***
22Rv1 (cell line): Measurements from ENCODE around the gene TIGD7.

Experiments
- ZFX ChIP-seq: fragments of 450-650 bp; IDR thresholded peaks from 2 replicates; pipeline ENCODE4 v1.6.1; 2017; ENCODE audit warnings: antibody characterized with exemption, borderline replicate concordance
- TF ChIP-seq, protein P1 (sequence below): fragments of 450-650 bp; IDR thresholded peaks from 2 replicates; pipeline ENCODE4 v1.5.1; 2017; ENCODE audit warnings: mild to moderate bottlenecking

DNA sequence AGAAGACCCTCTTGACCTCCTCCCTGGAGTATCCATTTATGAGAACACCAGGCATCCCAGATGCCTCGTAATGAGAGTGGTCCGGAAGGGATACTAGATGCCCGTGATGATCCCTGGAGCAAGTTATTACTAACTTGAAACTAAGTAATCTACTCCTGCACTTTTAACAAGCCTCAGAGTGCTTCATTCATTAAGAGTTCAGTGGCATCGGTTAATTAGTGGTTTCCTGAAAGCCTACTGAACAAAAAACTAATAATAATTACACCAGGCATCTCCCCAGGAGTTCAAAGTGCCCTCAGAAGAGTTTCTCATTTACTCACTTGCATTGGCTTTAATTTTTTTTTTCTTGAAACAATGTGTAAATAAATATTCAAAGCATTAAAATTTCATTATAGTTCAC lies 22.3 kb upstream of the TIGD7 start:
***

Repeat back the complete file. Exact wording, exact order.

22Rv1 (cell line): Measurements from ENCODE around the gene TIGD7.

Experiments
- ZFX ChIP-seq: fragments of 450-650 bp; IDR thresholded peaks from 2 replicates; pipeline ENCODE4 v1.6.1; 2017; ENCODE audit warnings: antibody characterized with exemption, borderline replicate concordance
- TF ChIP-seq, protein P1 (sequence below): fragments of 450-650 bp; IDR thresholded peaks from 2 replicates; pipeline ENCODE4 v1.5.1; 2017; ENCODE audit warnings: mild to moderate bottlenecking

DNA sequence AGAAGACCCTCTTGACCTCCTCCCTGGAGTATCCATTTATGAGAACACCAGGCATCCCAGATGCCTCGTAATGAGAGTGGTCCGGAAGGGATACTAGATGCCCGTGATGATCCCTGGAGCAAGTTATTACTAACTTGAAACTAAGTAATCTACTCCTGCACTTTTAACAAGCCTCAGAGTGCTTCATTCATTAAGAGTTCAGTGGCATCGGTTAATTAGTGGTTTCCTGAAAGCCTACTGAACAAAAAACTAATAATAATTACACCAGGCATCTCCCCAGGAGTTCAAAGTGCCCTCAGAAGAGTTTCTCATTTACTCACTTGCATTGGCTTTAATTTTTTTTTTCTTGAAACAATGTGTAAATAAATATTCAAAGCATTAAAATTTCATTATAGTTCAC lies 22.3 kb upstream of the TIGD7 start: